In the USA, Bowie met two charismatic characters, proto-punks Lou Reed and most importantly Iggy Pop. Bowie came back inspired, and turned Iggy’s extremes into Ziggy. Also inspired by his wife Angie’s taste in clothes and style, this was to be an ensemble piece. Mick Ronson and the rest of the Spiders from Mars joined Bowie in outrageous costumes like a group of aliens who had landed on stage to beam the audience up. This anonymous band hired limos, turning up to early press events like they were already rock stars, presented an outrageous, sexual, provocative and theatrical show, and the press and audience lapped it up. The band told an onstage story, a complete performance that out-glammed the glitter rock of the day. Bowie could have made a long and rewarding career as Ziggy, but he quickly moved on. He created Alladin Sane, a variation of Ziggy, and then moved on, breaking up the band, immediately seeking a new approach.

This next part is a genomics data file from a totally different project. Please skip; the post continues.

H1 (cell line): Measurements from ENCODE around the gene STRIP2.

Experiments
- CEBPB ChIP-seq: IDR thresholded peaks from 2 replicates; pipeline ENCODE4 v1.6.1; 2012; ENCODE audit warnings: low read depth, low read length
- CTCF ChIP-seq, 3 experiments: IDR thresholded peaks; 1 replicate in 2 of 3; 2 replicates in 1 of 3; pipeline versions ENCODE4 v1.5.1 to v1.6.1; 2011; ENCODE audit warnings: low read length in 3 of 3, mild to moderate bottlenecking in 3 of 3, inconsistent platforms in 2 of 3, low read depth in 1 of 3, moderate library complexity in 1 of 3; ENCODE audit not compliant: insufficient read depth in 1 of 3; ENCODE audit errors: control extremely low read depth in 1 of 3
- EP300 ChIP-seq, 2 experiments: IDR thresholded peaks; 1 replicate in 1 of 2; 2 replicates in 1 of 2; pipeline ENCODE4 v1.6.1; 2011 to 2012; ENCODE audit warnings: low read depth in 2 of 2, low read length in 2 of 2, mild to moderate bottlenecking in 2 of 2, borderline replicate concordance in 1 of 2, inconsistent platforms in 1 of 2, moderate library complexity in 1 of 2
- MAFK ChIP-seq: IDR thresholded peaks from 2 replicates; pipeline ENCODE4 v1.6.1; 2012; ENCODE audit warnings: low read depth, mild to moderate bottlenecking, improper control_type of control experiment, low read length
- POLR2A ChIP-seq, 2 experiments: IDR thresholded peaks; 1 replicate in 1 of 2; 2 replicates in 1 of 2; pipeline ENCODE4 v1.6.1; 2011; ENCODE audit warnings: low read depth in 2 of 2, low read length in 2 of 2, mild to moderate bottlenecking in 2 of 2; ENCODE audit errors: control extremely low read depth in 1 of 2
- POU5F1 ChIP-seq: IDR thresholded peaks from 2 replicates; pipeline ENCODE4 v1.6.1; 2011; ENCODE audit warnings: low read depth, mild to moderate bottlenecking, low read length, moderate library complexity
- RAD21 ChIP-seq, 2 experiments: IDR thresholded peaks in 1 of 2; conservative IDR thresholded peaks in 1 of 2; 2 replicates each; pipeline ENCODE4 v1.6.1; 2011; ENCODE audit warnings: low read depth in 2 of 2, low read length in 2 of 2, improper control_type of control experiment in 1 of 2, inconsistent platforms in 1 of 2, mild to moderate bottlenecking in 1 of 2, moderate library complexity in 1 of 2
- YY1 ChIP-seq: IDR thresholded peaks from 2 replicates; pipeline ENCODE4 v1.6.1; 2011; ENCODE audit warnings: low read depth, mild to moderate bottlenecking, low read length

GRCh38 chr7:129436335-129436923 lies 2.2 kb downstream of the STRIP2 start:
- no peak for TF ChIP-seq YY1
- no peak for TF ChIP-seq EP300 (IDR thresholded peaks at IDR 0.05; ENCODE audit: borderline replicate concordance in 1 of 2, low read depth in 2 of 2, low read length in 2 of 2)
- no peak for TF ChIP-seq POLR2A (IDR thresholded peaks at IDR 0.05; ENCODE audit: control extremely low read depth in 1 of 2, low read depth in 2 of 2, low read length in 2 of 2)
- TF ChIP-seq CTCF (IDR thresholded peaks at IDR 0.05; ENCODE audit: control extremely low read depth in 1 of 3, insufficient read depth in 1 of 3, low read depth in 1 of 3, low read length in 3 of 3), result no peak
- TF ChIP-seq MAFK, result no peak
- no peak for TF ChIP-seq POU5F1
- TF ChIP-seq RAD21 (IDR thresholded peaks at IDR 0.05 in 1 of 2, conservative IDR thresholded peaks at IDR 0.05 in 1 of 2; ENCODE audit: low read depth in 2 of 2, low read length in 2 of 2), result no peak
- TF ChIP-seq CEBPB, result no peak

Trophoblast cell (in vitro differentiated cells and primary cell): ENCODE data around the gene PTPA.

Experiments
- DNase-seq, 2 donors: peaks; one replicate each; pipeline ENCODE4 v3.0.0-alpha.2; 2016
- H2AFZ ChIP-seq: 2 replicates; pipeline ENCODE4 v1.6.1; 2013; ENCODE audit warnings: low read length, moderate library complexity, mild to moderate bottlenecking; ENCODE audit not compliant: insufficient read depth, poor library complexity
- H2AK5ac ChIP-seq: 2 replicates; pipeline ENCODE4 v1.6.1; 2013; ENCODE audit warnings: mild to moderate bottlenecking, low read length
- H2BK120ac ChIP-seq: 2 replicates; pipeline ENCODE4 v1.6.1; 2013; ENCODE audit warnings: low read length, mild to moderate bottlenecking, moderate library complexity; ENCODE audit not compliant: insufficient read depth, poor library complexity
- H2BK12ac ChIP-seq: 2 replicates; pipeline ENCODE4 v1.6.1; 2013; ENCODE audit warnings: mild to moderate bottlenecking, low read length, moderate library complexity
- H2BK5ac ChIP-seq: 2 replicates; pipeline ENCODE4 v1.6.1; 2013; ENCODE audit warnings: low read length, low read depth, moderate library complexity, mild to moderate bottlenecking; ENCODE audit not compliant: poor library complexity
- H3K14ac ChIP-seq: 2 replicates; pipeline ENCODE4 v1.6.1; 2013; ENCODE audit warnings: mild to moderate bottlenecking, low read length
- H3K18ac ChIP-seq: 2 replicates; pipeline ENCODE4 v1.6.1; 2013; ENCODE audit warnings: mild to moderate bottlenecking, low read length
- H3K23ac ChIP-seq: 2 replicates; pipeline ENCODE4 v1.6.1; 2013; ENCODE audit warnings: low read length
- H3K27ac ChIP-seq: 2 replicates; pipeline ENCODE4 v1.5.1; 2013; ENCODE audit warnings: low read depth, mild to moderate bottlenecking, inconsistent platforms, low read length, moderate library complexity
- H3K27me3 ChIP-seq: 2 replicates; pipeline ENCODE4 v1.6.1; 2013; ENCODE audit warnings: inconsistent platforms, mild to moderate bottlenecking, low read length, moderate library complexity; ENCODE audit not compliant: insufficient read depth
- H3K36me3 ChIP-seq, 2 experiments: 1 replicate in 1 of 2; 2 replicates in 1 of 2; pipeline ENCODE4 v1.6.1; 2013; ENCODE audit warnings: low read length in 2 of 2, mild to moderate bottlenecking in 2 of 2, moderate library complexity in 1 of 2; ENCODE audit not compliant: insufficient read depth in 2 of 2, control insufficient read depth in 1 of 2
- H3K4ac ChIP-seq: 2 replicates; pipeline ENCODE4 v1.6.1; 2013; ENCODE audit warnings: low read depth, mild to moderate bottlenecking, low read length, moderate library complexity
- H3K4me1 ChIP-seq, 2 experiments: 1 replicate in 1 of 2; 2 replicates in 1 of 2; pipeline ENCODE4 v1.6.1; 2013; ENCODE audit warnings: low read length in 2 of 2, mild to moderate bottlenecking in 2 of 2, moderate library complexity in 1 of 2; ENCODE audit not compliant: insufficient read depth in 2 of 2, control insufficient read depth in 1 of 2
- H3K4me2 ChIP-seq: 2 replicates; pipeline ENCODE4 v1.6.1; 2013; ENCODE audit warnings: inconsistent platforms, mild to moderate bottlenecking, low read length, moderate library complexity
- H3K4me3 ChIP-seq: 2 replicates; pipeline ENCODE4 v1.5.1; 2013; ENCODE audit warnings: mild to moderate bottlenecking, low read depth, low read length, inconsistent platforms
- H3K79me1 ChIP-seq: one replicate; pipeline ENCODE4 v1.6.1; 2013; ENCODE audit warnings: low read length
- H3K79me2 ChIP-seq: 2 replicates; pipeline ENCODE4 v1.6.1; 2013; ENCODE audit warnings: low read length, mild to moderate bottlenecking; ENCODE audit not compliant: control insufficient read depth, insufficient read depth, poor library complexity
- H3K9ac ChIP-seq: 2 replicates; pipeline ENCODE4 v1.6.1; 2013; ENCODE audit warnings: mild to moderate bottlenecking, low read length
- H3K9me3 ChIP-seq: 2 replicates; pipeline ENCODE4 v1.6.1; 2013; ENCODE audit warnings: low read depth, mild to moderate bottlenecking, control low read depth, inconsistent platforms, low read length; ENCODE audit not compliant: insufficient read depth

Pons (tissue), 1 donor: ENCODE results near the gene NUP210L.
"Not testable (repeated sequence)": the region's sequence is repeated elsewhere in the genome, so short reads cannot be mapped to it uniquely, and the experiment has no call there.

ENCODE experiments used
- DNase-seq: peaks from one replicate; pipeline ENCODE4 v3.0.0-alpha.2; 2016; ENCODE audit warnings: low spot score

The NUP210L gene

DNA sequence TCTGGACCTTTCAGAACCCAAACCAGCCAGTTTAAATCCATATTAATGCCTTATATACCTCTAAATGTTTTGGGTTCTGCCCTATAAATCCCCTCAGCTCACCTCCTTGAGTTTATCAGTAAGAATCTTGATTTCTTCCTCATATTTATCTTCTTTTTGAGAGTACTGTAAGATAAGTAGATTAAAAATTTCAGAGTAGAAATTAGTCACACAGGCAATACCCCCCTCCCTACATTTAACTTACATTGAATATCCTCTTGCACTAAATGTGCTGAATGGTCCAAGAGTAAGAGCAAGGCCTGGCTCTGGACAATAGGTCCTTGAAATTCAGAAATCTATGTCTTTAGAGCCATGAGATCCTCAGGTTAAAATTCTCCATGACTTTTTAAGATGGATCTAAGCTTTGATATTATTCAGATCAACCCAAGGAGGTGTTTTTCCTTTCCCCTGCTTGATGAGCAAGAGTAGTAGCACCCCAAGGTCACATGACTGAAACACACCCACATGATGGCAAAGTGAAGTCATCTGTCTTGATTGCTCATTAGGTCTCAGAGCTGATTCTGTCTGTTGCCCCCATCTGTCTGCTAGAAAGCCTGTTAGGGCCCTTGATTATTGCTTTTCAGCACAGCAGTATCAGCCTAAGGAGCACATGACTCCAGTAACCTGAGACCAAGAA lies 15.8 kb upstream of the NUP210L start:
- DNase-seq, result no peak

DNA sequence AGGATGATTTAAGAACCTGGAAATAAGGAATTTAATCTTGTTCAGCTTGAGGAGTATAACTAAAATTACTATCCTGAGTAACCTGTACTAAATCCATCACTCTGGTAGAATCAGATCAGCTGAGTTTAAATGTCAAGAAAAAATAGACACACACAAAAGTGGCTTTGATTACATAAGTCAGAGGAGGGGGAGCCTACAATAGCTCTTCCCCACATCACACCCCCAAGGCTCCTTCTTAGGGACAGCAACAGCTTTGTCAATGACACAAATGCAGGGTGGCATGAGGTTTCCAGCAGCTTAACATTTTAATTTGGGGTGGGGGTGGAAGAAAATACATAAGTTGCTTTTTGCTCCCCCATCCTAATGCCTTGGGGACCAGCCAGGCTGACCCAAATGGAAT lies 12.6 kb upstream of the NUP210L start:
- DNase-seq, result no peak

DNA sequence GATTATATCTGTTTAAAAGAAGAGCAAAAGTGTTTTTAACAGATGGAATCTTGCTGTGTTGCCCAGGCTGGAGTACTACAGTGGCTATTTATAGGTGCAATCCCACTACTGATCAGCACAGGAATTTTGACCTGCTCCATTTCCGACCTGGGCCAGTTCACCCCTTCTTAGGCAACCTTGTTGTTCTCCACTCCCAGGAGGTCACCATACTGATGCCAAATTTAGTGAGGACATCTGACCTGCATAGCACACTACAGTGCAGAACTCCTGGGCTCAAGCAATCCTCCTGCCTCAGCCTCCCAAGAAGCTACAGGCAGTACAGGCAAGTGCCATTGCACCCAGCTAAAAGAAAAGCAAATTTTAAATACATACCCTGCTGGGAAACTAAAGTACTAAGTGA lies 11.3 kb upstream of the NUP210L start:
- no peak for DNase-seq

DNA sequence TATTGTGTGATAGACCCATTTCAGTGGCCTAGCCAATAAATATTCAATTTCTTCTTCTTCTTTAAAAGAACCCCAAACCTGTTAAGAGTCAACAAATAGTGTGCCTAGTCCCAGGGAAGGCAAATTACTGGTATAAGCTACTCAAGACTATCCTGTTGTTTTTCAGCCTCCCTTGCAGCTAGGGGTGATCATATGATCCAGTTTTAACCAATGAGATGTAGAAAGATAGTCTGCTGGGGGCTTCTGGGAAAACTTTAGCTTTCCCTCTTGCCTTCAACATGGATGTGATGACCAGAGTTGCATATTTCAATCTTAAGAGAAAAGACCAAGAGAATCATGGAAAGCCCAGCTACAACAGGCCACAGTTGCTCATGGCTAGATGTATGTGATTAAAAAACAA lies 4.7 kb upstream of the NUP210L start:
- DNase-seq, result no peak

When Bowie was competing with Marc Bolan to be the most outrageous thing in glitter, he was cutting edge, but he knew he needed to find a new direction. Bowie turned to (Young) American R’n’B and funk music, with an album featuring contributions from Sly Stone’s drummer and a young Luther Vandross. Soon he was on the move again though, and his next LP, Station to Station, offered up a new character, the Thin White Duke. This album saw him develop again musically. Brian Eno had discovered Krautrock bands Can, Neu! and Kraftwerk, and worked with Bowie to commence an era of experimental music that saw the music adopt minimalist, machine-like rhythms and synthesizers. Bowie understood the importance of finding edgey collaborators like Eno and King Crimson guitarist Robert Fripp, who could bring him new musical textures, and guide him to the edge of the musical map, often led by whatever was cutting edge in the recording studio. He grasped new technology wherever he came across it. Living in an apartment in Berlin with Iggy and Eno, his Low experimental soundscapes moved him further leftfield, exploring ambient techno at a time few had a clue what that meant.